Men who have sex with men (MSM) are at high risk for hepatitis B virus (HBV) infection. Data on the effect of highly active antiretroviral therapy (HAART) on incident HBV infection in HIV-infected and HIV-uninfected MSM are limited.
To determine predictors of incident HBV infection in MSM during pre-HAART and HAART periods.
Observational cohort study.
Cohort of MSM who have, or are at risk for, HIV infection.
2375 HBV-uninfected MSM in the Multicenter AIDS Cohort Study.
Poisson regression was used to compare incidence rates of HBV infection in the pre-HAART and HAART eras and to identify factors associated with incidence of HBV infection.
In 25 322 person-years of follow-up, 244 incident HBV infections occurred. The unadjusted incidence rate was higher in HIV-infected MSM than in HIV-uninfected MSM (IRR, 1.9 [95% CI, 1.5 to 2.4]) and was significantly lower in the HAART era than in the pre-HAART era among HIV-infected (IRR, 0.2 [CI, 0.1 to 0.4]) and HIV-uninfected (IRR, 0.3 [CI, 0.2 to 0.4]) MSM. Age younger than 40 years (IRR, 2.3 [CI, 1.7 to 3.0]), more than 1 recent sexual partner (IRR, 3.1 [CI, 2.3 to 4.2]), and HIV infection (IRR, 2.4 [CI, 1.8 to 3.1]) were independently associated with higher incidence of HBV infection, whereas HBV vaccination was protective (IRR, 0.3 [CI, 0.2 to 0.4]). Highly active antiretroviral therapy with HIV RNA levels less than 400 copies/mL was associated with protection (IRR, 0.2 [CI, 0.1 to 0.5]), but HAART in those with HIV RNA levels of 400 copies/mL or greater was not.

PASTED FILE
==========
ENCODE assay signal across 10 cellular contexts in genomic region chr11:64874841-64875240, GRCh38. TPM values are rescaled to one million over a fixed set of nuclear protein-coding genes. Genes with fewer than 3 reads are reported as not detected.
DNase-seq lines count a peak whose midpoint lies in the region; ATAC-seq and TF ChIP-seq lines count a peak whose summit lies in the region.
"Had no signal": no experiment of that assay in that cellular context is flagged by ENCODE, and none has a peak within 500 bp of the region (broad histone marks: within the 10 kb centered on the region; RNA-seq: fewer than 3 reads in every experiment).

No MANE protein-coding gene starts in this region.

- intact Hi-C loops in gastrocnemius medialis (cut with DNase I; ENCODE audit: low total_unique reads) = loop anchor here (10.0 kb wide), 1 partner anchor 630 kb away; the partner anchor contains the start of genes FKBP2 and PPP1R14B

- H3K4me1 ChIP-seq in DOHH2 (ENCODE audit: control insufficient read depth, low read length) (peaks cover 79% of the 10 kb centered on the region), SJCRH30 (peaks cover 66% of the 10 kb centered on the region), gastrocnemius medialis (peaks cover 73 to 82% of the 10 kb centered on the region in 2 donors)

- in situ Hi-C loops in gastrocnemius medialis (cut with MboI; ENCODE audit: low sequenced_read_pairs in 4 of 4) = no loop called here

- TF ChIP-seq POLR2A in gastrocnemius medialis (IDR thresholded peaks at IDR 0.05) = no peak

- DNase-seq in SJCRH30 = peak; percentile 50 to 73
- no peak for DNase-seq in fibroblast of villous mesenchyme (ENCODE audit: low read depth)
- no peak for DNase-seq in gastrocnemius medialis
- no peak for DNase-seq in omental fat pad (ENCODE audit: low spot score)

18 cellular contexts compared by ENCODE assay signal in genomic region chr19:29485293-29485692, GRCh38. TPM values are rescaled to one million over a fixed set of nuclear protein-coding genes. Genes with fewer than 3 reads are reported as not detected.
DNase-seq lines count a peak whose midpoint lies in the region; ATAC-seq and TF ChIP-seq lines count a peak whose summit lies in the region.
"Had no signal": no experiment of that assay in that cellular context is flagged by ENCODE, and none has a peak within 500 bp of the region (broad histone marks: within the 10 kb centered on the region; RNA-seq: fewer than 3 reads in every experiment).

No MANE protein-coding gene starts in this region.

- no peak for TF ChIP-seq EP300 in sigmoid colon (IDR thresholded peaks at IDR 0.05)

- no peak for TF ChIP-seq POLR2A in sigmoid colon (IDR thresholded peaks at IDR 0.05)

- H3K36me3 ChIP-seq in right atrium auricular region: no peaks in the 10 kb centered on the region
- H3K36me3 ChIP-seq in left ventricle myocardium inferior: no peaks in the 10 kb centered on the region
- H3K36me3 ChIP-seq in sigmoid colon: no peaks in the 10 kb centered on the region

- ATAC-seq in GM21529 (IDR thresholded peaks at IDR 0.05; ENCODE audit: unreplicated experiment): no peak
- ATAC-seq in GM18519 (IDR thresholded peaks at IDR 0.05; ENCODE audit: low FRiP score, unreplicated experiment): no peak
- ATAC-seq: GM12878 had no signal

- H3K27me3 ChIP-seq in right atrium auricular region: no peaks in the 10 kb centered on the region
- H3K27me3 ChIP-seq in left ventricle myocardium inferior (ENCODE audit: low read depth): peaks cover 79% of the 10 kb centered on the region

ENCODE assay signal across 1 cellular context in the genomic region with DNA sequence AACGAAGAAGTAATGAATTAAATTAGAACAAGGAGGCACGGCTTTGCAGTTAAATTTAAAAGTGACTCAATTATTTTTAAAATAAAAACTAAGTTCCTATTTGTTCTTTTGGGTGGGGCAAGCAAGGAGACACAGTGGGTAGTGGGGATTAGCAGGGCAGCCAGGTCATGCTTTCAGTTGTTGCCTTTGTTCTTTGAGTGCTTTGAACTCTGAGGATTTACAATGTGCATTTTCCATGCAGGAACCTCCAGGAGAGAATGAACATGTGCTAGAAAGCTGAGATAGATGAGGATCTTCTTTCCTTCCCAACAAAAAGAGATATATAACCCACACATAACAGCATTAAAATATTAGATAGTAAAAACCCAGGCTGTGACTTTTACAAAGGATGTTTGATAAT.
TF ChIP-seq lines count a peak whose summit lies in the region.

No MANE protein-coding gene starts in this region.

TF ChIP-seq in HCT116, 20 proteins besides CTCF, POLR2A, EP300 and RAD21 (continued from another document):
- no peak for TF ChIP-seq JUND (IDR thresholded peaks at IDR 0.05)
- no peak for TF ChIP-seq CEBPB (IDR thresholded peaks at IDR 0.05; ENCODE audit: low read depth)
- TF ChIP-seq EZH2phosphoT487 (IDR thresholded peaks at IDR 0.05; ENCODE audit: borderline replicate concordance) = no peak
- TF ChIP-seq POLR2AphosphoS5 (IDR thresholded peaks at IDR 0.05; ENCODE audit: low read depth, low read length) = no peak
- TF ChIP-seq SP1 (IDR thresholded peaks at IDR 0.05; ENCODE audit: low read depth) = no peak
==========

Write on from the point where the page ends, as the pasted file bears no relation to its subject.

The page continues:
The observational nature limits inferences about causality.
Effective HAART is associated with lower incidence of HBV infection; however, even in the HAART era, incidence of HBV infection remains high among MSM.
Primary Funding Source
National Institute of Allergy and Infectious Diseases.